The same goes for Butterfly herself (Cheryl Barker). One has to suspend belief when a somewhat matronly older woman (Barker's understudy/replacement is Judith Howarth) wimpers ‘I'm only fifteen'; in the Joan Sutherland era or earlier it must sometimes have been laughable, occasionally a case of the fat lady sings; and even the respectful Birmingham audience could barely suppress a snigger.  

But suspension of belief, not slavish literalness, is exactly what the theatre, and opera, is about. Barker gives an acutely sensitive, touching, understanding reading of the role. You believe her, as you must. Butterfly's very youthful innocence underlines not just her vulnerability, but her honesty: her utter personal integrity, and consequent moral beauty. The poetry of her language is like extended haiku. 

Gwyn Hughes Jones's Pinkerton never engaged me, but he sings marvellously: a quite ravishing Italian tenor. His unpressed and ill-fitting outfit looks more like a shambolic carabinieri uniform than the turn-out of a U.S. naval officer. He could have been court-marshalled for that alone. 

Put together with the dismally unpressed white trousers of the masterly Alan Opie's equally fabulously sung Sharpless, the dignified, genial, sensible, admonitory but ultimately ineffectual American Consul in Nagasaki, the pair looked a bit of a shower.  

It's a nasty opera. The imperialistic undertones and arrogance of the whole U.S.-Japanese relationship seem horrifying; like the British rape of China. You begin to see what sort of indignation might have engendered Pearl Harbour. 

Puccini's score is so utterly ravishing, so larded with understanding of how to evoke utter desolation and pathos with every bar, above all in Butterfly's own heartrending near-monologues, that this opera cannot fail. His musical sources are always hard to place, but harmonic analogies with Debussy constantly suggested themselves; and he doubtless knew his Massenet. 

Prelude to tragedy: Gwyn Hughes Jones as Lieutenant Pinkerton and Cheryl Barker as Cio-Cio-San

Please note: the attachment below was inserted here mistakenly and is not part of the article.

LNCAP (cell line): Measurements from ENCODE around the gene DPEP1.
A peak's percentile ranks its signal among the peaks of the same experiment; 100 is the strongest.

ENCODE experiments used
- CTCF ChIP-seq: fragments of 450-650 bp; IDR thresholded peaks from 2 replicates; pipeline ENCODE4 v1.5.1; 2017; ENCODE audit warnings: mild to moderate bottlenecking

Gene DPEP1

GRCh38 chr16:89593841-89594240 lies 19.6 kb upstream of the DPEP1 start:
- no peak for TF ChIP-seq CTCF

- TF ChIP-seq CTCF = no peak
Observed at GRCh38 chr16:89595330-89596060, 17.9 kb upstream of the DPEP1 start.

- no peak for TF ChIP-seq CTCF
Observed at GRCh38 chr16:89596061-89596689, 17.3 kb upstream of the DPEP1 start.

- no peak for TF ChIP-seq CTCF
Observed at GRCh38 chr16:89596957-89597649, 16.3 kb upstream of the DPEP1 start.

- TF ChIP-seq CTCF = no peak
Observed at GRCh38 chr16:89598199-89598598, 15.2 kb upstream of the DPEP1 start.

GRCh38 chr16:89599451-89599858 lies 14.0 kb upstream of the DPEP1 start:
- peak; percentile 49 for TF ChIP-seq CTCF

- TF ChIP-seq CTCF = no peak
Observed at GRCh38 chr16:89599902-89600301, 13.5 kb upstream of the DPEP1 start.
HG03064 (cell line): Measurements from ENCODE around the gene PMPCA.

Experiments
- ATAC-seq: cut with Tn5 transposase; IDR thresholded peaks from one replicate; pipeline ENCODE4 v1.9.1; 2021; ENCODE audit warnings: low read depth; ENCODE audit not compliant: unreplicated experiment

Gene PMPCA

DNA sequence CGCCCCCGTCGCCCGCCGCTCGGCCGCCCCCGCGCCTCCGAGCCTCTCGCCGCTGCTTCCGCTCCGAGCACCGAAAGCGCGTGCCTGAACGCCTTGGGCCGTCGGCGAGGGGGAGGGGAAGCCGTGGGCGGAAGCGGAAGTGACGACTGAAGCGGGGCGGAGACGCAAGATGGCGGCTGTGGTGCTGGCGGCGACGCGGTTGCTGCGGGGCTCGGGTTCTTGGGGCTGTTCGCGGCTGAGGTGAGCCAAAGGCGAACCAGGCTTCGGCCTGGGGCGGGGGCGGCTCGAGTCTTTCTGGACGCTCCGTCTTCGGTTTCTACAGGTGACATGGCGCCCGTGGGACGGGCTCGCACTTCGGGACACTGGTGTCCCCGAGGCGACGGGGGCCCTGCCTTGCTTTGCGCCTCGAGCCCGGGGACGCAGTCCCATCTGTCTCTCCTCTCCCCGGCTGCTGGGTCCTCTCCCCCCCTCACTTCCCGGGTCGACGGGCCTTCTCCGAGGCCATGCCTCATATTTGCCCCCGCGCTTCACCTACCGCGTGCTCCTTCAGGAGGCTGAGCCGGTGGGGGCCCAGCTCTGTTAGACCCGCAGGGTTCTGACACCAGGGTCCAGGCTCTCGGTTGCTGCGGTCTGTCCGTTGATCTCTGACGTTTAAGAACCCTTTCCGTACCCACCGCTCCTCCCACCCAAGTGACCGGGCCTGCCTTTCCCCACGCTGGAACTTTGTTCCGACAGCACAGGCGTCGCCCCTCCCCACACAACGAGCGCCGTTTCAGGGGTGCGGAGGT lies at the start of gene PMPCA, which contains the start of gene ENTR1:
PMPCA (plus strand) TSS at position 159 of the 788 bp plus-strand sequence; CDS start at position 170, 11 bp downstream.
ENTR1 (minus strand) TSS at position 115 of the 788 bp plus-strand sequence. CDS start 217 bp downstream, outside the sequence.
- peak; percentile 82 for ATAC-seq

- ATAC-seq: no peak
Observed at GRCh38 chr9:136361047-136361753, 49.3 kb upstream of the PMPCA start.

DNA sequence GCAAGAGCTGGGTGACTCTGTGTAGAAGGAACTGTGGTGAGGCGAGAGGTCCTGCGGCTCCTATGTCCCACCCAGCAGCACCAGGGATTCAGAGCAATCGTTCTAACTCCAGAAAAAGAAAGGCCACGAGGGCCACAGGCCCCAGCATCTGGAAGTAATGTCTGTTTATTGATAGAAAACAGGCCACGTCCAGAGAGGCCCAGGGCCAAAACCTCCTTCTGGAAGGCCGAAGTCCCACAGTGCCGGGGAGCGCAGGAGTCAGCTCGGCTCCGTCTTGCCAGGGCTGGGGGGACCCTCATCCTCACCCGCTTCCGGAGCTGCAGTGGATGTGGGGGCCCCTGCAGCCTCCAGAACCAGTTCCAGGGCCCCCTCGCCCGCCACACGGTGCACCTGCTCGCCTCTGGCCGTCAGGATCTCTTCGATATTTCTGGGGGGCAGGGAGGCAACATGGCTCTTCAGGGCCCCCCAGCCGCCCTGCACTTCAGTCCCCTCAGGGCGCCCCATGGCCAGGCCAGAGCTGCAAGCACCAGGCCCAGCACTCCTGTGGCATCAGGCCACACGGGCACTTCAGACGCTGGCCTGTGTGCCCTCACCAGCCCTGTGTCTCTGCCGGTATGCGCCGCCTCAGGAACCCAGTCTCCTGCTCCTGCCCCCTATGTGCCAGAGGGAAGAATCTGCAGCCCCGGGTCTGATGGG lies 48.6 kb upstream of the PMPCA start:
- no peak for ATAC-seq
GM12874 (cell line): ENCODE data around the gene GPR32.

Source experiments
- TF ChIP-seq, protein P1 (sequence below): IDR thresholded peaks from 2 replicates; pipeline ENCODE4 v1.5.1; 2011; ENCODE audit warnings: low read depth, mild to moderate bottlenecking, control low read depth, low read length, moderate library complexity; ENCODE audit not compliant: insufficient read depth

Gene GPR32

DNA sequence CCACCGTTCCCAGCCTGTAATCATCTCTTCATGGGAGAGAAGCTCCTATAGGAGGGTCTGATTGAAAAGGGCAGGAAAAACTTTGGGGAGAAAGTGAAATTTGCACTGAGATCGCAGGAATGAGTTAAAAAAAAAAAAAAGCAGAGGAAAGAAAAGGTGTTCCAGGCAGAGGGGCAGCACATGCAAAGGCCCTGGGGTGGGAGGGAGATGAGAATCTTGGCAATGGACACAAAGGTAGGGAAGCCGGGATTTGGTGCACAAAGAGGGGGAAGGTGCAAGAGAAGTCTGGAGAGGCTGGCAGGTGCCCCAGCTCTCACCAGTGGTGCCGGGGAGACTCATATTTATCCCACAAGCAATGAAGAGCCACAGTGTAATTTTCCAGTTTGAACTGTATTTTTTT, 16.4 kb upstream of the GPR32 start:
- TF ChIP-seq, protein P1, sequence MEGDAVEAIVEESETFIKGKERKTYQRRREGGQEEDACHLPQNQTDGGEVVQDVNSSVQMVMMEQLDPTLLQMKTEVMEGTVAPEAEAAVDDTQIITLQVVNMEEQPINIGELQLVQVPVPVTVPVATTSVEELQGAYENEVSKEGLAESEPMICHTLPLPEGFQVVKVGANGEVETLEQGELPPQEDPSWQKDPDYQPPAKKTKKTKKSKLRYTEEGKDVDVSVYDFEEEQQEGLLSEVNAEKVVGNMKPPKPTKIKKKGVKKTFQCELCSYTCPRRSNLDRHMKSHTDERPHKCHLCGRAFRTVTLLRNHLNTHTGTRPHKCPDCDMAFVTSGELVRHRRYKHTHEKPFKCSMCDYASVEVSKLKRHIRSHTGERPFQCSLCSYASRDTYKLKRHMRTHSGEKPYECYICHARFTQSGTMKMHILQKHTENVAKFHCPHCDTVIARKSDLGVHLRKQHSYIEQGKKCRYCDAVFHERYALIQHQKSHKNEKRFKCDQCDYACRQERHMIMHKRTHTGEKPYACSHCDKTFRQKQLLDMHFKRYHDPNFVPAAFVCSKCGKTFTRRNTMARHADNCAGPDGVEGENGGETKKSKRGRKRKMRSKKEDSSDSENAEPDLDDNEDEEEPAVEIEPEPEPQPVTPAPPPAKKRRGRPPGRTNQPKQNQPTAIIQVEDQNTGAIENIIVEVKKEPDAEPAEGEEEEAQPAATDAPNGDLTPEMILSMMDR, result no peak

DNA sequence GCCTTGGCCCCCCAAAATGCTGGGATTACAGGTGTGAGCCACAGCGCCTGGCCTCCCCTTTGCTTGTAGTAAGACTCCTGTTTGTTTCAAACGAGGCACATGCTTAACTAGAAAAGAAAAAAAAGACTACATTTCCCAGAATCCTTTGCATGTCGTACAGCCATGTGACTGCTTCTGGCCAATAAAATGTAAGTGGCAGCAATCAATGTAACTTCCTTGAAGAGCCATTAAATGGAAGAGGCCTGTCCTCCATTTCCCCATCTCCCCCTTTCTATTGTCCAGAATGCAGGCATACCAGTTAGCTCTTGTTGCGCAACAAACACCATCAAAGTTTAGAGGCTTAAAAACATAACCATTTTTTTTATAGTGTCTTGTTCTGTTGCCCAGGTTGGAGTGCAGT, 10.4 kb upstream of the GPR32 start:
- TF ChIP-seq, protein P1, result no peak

The final scene, where we sense (only from the hoot here) the ship's impending departure, and brace ourselves, with Butterfly, for the end, her child blindfolded behind her, is the best in the production partly because the boy lovechild (a role shared between Jacob Adams and Dylan Sullivan) is so well positioned (Herz's one directorial triumph is directing the children) and so well acted. Old heads on young shoulders. Birmingham hearts duly melted.   

Others supporting the action deserve a mention. In this final scene, Sian Meinir's Kate Pinkerton – you sense the new wife may well be the next victim – desperately gathers up the child to spirit him away from the grisly scene. Kate is often a well-taken role; but I thought Meinir was rather distinctive, as both a voice and a presence. The boy, called Trouble, has a future in the great U. S. of A. But you cannot tell whether he'll end up a West Point three star general, a Harvard professor or a Brooklyn drug addict.  

Butterfly has more relations flocking around than the average Irish catholic family during the potato famine: mother, cousin, two uncles, nephew – quite apart from various nosy official visitors on a par with Aristophanes' Birds. Her suicide begins to look like an escape from them as well. But best for me were Derek and David Tilley [sic] playing the (unsung) servant, cook and bottle-washer roles. They cheered up the start no end; and if they didn't look Japanese for a second, they felt quietly simpatico. The Oscars for this moving Butterfly go to them and the boy. To 09-03-13

Roderic Dunnett

And from behind the cherry blossom . . .

****

FOR sheer drama and beautiful singing this production of Puccini's classic opera would take some beating.

The tragic tale of young Japanese geisha girl's love for an American naval officer, who proves to be no gentleman, is beautifully told, and the heartbreaking final scenes brought tears to the eyes of many people in the large first night audience.

Cheryl Barker is superb as 15-year-old Cio-Cio-San (Madam Butterfly), overcoming the obvious age difference with the quality of her voice, particularly in the main duet with the man she marries in spite of opposition from her relations in Nagasaki.

A fine performance, too, from Gwyn Hughes Jones, playing Lieutenant Pinkerton. His casual approach to marrying the young girl then sailing away leaving her pregnant is convincing enough to earn him a round of boos, followed by applause at the final curtain.

The scene where Cio-Cio-San, her devoted servant Suzuki (Claire Bradshaw) and fair-haired son Sorrow, stand waiting in silhouette behind a transparent sliding door of their home when Pinkerton's gun ship arrives in the harbour after three years, is breathtaking.

The opera is performed with costumes and set in sepia tinged colour to represent the effect of an old photograph giving a glimpse of a vanished world. It works well.

Alan Opie is convincing as Sharpless, the American Consul who warned Pinkerton about his casual attitude to the marriage.

The opera is sung in Italian with electronic surtitles  in English which help the audience follow the story, though for people in the stalls the screen is so high they are in danger of suffering stiff necks.

Further performances are on Friday and Saturday nights (to 09-03-13).

Paul Marston